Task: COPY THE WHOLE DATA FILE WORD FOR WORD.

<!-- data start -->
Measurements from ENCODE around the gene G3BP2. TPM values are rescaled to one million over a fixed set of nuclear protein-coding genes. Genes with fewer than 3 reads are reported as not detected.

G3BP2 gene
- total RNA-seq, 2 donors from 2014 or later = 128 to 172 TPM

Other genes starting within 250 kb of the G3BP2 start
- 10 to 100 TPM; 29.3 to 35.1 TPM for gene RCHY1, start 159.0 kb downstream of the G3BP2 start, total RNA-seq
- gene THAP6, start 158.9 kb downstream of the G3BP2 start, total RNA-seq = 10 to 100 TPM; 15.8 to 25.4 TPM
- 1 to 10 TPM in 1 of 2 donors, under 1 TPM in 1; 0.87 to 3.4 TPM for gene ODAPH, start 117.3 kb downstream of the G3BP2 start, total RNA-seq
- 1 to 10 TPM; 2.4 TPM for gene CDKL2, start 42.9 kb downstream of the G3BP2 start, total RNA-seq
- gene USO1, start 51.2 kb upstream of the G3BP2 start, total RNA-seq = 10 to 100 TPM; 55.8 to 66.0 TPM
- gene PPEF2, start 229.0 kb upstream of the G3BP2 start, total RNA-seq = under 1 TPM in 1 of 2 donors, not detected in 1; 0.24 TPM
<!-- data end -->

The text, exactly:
Measurements from ENCODE around the gene G3BP2. TPM values are rescaled to one million over a fixed set of nuclear protein-coding genes. Genes with fewer than 3 reads are reported as not detected.

G3BP2 gene
- total RNA-seq, 2 donors from 2014 or later = 128 to 172 TPM

Other genes starting within 250 kb of the G3BP2 start
- 10 to 100 TPM; 29.3 to 35.1 TPM for gene RCHY1, start 159.0 kb downstream of the G3BP2 start, total RNA-seq
- gene THAP6, start 158.9 kb downstream of the G3BP2 start, total RNA-seq = 10 to 100 TPM; 15.8 to 25.4 TPM
- 1 to 10 TPM in 1 of 2 donors, under 1 TPM in 1; 0.87 to 3.4 TPM for gene ODAPH, start 117.3 kb downstream of the G3BP2 start, total RNA-seq
- 1 to 10 TPM; 2.4 TPM for gene CDKL2, start 42.9 kb downstream of the G3BP2 start, total RNA-seq
- gene USO1, start 51.2 kb upstream of the G3BP2 start, total RNA-seq = 10 to 100 TPM; 55.8 to 66.0 TPM
- gene PPEF2, start 229.0 kb upstream of the G3BP2 start, total RNA-seq = under 1 TPM in 1 of 2 donors, not detected in 1; 0.24 TPM